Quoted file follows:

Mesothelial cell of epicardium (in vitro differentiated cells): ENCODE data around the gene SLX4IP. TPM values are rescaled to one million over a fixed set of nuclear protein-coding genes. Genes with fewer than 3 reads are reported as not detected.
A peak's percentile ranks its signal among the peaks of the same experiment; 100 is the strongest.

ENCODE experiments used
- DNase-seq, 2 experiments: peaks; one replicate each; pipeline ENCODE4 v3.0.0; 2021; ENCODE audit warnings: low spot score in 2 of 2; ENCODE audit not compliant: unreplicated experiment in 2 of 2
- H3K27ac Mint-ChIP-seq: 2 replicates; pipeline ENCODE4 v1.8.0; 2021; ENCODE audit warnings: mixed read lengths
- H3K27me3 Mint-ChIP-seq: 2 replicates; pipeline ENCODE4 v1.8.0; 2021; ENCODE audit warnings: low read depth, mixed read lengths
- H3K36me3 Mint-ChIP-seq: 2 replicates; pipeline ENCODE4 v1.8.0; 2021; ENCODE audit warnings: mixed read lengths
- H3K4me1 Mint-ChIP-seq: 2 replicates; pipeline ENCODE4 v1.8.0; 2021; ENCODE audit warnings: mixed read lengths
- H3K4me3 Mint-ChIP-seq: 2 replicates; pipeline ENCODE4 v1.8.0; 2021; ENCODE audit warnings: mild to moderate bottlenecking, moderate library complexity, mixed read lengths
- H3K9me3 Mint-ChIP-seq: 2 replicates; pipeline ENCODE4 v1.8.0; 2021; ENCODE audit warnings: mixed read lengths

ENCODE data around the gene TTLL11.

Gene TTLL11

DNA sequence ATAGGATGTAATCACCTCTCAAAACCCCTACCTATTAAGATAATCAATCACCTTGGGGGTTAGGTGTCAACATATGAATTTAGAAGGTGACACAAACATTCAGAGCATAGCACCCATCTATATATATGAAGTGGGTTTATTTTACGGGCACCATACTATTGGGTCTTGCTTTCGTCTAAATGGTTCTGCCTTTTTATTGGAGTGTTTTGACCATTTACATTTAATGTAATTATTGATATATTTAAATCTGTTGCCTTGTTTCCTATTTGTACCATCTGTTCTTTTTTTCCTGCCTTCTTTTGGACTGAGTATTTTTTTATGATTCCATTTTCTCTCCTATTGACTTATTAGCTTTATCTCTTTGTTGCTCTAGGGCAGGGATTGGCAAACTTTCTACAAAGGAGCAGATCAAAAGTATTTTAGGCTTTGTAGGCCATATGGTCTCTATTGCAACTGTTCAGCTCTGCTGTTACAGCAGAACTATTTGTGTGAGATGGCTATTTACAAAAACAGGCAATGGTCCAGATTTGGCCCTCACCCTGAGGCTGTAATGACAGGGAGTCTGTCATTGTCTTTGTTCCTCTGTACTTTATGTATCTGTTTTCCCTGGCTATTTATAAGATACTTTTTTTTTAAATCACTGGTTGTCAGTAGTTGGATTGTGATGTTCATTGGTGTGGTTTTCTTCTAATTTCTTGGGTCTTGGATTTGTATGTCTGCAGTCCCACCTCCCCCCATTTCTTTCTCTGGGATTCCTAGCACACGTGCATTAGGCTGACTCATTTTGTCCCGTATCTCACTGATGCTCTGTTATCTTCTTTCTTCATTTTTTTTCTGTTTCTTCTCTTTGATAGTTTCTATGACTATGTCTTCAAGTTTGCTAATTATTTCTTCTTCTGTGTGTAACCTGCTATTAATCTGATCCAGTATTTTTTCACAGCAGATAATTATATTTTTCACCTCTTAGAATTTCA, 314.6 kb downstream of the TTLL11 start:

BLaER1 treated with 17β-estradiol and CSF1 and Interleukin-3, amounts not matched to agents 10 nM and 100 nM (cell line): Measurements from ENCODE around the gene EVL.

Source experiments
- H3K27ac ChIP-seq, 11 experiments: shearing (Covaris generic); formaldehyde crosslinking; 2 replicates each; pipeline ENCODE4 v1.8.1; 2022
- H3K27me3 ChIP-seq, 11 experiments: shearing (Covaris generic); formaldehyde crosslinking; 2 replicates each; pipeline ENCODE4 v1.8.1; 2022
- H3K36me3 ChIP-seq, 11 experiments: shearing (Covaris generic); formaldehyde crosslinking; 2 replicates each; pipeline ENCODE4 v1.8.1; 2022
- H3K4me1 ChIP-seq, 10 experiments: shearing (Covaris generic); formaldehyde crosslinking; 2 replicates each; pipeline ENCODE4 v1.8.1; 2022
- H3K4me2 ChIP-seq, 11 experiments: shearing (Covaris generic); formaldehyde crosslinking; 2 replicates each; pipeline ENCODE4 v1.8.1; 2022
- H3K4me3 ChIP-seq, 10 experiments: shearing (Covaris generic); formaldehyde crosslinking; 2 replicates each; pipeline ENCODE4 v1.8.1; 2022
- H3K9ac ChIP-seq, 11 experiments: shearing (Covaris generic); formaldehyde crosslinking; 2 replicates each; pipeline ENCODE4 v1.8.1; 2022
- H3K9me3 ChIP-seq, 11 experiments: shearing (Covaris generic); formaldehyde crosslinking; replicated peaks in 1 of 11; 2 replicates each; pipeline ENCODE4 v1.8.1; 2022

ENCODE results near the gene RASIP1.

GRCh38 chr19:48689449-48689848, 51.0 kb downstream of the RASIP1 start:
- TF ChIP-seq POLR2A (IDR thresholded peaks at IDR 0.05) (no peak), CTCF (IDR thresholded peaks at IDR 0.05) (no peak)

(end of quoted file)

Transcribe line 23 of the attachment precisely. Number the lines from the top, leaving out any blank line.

- H3K9me3 ChIP-seq, 11 experiments: shearing (Covaris generic); formaldehyde crosslinking; replicated peaks in 1 of 11; 2 replicates each; pipeline ENCODE4 v1.8.1; 2022